Our researchers work on Australian foreign policy, human rights and democratisation, global energy politics, international trade, global dynamics of security and insecurity, gender politics and security.
Researchers with academic status
Current research projects
Don DeBats: Discovering the Fundamental Metrics of Political Behaviour: African-Americans and their White Neighbours in an Era of Revolutionary Change
Newly freed from slavery, African-Americans first voted in the 1870s; remarkably, their names and individual political choices still survive in the records of one American state. Using innovative software to track voters and map social networks, Don's current research project will reveal the dynamics of black and white voting in this era of revolutionary change. This research is supported by the Australian Research Council. It combines the contemporary interest in "the social logic of politics" with Geographic Information Systems (GIS) methodologies to the study of past political engagement, using unique individual level political records from 19thcentury America.
Don DeBats: The Social Logic of Past Politics – Individual Voting Records, Social Networks, and Neighbourhoods in Two 19th Century US Cities
This project is funded by the National Endowment for the Humanities of the United States and hosted by the University of Virginia. It focuses on 19th century Alexandria (Virginia), a commercial town based on slave labour, and Newport (Kentucky), an industrial town resting on immigrant labour. Professor DeBats’ research will use these contrasting 19th century modalities and a rich archive of individual voting records to gain new insights into the place and status of political life in the political economies of America’s emerging urban future. This three-year project will lead to a database and a website as well as scholarly publications on voting records and social networks.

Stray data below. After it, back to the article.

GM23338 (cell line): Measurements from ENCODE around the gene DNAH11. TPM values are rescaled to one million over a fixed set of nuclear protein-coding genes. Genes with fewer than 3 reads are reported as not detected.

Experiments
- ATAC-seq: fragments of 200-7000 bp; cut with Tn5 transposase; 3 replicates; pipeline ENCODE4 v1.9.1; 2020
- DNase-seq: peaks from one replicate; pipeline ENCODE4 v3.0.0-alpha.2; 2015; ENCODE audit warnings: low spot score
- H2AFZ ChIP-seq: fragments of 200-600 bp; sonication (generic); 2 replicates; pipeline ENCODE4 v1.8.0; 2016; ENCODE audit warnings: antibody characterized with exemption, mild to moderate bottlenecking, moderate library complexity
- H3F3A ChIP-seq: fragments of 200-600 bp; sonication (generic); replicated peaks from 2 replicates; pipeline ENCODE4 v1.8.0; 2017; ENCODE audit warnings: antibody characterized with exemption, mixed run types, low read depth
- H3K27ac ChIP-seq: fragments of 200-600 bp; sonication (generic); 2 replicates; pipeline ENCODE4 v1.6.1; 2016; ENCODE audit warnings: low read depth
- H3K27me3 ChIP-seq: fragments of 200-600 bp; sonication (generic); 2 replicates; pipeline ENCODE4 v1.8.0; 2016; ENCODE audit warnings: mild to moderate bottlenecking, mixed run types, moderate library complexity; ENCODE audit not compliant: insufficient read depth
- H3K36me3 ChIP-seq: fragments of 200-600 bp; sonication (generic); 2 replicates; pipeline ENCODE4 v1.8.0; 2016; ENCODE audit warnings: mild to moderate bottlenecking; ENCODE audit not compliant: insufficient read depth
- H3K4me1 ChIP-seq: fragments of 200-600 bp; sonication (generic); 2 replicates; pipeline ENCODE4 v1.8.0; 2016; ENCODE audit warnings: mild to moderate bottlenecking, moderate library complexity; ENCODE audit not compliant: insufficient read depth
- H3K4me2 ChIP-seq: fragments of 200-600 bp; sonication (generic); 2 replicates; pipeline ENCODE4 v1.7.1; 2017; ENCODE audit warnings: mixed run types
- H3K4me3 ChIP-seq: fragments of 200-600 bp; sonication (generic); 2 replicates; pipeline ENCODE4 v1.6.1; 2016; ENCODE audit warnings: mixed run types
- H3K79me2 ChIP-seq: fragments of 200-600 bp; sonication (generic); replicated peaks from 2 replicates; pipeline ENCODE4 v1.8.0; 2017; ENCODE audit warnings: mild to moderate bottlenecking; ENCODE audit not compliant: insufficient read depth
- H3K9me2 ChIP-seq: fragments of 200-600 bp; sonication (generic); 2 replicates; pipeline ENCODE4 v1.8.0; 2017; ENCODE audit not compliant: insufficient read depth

Is Editor in Chief of the Australasian Review of African Studies, and provides leadership in developing and creating the scholarship on African Studies in the region (see www.afsaap.org.au).
In conjunction with Dr. John Idriss Lahai (visiting scholar) she is co-editing the volume African Frontiers: Insurgency, Governance and Peacebuilding in Post-Colonial States- forthcoming - Ashgate PLUS Series, ISBN-978-1-4724-6008-0.
Evan Smith: UK National/Border Security in the 1970s-80s
This project explores how the UK's counter-terrorism concerns led to stricter border control initiatives in the 1970s. The desire to detect potential terrorists led to the profiling of certain groups of foreign visitors and migrants based on nationality and ethnicity, and thus, discriminatory actions and potential human rights abuses. This research is based on recently opened archival materials from the National Archives in London, which show how the border security system became an integral part of counter-terrorism initiatives with special powers granted to staff to combat terrorism. This research explores how the border control system became a 'state of exception' in the fight against 'international terrorism', which placed specific groups of 'outsiders' under suspicion. This research has been funded by the David Phillips Travelling Fellowship, awarded by the Australian Academy of the Humanities.
Tanya Lyons published New Engagement: Contemporary Australian Foreign Policy Toward Africa, edited by David Mickler and Tanya Lyons (Melbourne University Press, 2013); and South Sudanese Diaspora in Australia and New Zealand: Reconciling the past with the present, edited by Jay Marlowe, Anne Harris and Tanya Lyons (Cambridge Scholars Publishing, 2013). In these two volumes Dr Lyons has written chapters on The role of education in Australia's relations with the countries of Africa; Locating Australian engagement with Africa and Evaluating Australia's new engagement with Africa (with Mickler); South Sudanese Diaspora in Global Contexts and Sudanese Diaspora: Reconciling the past with the present (with Marlowe and Harris).